FPAQ proudly promotes the reference brand Maple from Canada in addition to coordinating the international promotion and value creation of Canadian maple products on behalf of Canada’s maple industry. In this capacity, the FPAQ leads and directs the research efforts of the Réseau international d’innovation des produits d’érable du Canada

April 1st, 2011

Maple Syrup May Pack Similar Health Benefits to Those Found in Berries, Tea, Red Wine and Flax Seed

New York – April 1, 2011 – There’s more good news about pure maple syrup from the University of Rhode Island (URI). Researchers there have now identified 54 compounds in maple syrup from Canada, double the amount previously reported, and many with antioxidant activity and potential health benefits. In laboratory studies, they acted as anti-cancer and anti-inflammatory agents. Initial studies also suggest that maple compounds may inhibit enzymes relevant in Type 2 diabetes management.

These new findings were presented on March 30th at the annual meeting of the American Chemical Society in Anaheim, CA, during a day-long session exclusively examining the bioactive compounds found in natural sweeteners. The session was organized and chaired by Dr. Navindra Seeram, assistant pharmacy professor at URI and a lead scientist on the maple syrup research team.

According to the URI research team, maple syrup contains a cocktail of polyphenol compounds, several with antioxidant properties and many with well-documented health benefits. “We found a wide variety of polyphenols in maple syrup,” said Seeram. “It is a one-stop shop for these beneficial compounds, several of which are also found in berries, tea, red wine and flaxseed, just to name a few,” Seeram continued. “Not all sweeteners are created equal. When choosing a sweetener, pure maple syrup may be a better choice because of the range of antioxidant compounds not found in other sweeteners.”

Maple syrup may prove to be relevant in Type 2 diabetes management, although the findings must be verified in clinical trials. “We discovered that the polyphenols in maple syrup inhibit enzymes that are involved in the conversion of carbohydrate to sugar,” said Seeram. “In fact, in preliminary studies maple syrup had a greater enzyme-inhibiting effect compared to several other healthy plant foods such as berries, when tested on a dry-weight basis. By 2050, one in three people will be afflicted with Type 2 diabetes and more and more people are looking for healthier diets, so finding a potential anti-diabetic compound in maple syrup is interesting for the scientific community and the consumer,” said Seeram.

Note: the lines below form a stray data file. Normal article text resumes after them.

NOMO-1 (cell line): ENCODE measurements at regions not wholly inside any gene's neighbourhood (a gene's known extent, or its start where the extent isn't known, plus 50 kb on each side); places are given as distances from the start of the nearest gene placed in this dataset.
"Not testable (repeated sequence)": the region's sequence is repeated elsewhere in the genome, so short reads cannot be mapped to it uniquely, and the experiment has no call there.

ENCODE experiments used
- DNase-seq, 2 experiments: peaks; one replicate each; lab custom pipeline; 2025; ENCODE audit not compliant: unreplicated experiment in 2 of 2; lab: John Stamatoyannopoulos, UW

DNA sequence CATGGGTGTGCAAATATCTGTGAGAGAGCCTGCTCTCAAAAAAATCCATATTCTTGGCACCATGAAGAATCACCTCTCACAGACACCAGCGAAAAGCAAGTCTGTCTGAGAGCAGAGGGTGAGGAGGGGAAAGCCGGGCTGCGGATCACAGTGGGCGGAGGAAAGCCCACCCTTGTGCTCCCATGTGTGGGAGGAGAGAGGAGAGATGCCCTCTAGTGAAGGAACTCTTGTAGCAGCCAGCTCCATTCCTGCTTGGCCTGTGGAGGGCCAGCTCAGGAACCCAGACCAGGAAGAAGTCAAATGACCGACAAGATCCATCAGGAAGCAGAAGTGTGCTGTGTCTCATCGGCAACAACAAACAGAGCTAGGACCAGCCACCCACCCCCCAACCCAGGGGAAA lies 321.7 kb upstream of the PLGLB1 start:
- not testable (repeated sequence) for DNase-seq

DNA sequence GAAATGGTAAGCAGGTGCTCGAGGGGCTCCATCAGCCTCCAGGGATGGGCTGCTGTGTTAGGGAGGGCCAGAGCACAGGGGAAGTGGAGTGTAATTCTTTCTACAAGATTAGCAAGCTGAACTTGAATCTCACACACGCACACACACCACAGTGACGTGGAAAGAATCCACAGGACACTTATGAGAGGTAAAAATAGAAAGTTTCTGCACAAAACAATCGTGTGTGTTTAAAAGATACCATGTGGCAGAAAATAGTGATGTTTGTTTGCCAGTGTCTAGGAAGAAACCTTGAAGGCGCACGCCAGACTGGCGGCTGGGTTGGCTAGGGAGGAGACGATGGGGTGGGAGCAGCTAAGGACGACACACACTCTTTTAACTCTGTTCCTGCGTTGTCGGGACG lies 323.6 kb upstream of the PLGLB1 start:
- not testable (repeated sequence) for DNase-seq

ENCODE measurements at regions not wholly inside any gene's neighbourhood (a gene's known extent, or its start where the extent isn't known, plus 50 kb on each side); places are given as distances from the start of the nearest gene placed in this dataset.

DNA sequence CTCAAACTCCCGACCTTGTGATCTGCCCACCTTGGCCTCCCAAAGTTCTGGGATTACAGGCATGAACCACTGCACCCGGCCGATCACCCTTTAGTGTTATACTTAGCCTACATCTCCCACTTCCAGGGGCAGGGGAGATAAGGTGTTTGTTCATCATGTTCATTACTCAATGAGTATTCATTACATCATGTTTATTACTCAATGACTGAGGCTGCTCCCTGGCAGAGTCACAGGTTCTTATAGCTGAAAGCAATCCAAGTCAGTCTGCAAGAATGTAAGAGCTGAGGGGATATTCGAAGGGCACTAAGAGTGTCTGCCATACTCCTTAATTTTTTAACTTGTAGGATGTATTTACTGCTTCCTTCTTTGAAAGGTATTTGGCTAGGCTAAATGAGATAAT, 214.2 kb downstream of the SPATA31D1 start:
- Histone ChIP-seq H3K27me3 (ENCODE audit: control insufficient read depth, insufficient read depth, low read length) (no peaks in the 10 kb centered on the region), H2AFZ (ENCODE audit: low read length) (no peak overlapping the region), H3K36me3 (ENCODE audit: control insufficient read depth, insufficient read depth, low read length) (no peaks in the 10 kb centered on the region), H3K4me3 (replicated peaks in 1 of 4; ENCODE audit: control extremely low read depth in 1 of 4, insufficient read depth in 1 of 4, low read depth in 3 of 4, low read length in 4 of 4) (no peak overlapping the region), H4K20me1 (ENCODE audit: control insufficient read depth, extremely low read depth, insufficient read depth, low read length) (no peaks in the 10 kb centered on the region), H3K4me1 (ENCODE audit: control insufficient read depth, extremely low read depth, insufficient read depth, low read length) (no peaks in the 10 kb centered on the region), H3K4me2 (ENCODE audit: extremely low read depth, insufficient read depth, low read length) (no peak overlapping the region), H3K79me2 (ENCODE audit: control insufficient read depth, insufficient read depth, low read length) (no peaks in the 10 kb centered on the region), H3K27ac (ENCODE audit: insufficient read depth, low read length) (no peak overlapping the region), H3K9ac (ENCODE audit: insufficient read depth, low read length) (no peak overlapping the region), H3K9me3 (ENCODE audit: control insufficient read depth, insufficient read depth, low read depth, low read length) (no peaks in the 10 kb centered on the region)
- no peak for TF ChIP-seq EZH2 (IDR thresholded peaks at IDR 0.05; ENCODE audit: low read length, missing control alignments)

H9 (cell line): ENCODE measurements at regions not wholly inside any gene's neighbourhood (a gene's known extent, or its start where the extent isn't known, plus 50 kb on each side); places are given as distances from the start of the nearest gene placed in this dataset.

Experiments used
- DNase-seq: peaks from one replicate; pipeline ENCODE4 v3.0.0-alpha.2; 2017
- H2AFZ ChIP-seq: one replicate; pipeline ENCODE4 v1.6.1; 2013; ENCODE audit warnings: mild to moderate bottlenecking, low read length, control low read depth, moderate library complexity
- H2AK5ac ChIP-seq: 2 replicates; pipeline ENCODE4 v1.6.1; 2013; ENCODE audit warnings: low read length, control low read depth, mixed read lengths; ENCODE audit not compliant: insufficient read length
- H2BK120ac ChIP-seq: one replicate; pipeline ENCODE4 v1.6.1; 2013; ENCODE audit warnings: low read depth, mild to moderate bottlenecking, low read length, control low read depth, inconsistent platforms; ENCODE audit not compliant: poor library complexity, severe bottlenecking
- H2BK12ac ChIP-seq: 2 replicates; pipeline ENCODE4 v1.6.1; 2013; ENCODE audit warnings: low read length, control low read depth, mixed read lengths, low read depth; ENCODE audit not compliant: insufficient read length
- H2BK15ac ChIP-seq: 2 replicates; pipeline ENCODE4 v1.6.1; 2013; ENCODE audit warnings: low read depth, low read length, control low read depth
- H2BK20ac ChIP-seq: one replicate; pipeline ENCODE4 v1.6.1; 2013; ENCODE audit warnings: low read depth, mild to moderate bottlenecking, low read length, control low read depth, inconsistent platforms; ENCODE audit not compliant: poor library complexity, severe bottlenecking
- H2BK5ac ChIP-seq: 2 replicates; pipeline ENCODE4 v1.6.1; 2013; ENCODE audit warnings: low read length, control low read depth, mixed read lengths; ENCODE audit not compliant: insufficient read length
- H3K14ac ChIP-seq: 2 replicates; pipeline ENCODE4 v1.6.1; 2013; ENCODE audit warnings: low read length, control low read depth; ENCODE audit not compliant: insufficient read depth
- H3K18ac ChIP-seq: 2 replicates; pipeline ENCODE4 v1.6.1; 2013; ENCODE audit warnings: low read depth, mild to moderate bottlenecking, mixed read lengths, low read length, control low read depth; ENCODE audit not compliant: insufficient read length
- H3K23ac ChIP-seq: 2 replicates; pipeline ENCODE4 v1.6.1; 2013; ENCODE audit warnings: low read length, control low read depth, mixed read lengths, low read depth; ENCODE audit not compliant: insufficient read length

Five of the 54 antioxidants in maple syrup were identified for the first time in nature, and are unique to the natural sweetener. Among the five new compounds never before identified, one polyphenol is of particular interest. Given the common name of Quebecol, in honor of the province of Quebec, this compound is created during the process of boiling down maple sap into maple syrup. “We don’t know yet whether the new compounds contribute to the healthy profile of maple syrup, but we do know that the sheer quantity and variety of identified compounds with documented health benefits qualifies maple syrup as a champion food,” commented Seeram, whose findings have recently been published in the Journal of Functional Foods. Dr. Seeram’s work at URI is supported by a grant funded by The Federation of Quebec Maple Syrup Producers, in conjunction with the Conseil pour le développement de l’agriculture du Québec (CDAQ) and Agriculture and Agri-Food Canada (AAFC) on behalf of the Canadian Maple Syrup Industry.

Attendees at the American Chemical Society’s annual meeting also heard promising results from other Canadian researchers who are studying the health benefits of maple syrup. “Part of our New Generation of Maple 2020 strategy is to work with talented scientists to discover and share more knowledge about maple syrup. We are excited that this line of research receives interest from all over the world,” says Serge Beaulieu, President of the Federation and member of the Canadian Maple Industry Advisory Committee. Geneviève Béland, Marketing Director for the Federation, adds “Maple is the most important food derived from the pure sap of trees, and given its amazing potential for human health and great nutritional value, it is a natural choice for a healthy lifestyle.” The Federation’s members produce about 80 percent of the worldwide supply of the natural sweetener.

About the Federation of Quebec Maple Syrup Producers

The Federation of Quebec Maple Syrup Producers was founded in 1966 with the mission of defending and promoting the economic, social and moral interests of its 7,400 maple family farms and businesses. These men and women are working together to collectively create quality standards, knowledge and market their products. Quebec is responsible for 93 percent of the Canadian production and close to 80 percent of today’s global maple syrup output. The Federation is proud to lead the Canadian Maple Innovation Network in the name of the entire Canadian maple syrup industry. Ontario, New Brunswick and Nova Scotia contribute 7 percent of the total Canadian production.

The University of Rhode Island’s research grant was co-founded by the Federation, CDAQ and AAFC. Funding of CDAQ is provided through Agriculture and Agri-Food Canada’s Advancing Canadian Agriculture and Agri-Food (ACAAF) program. AAFC has been able to provide financial support for maple syrup research through the program “Growing Canadian Agri-Innovations.”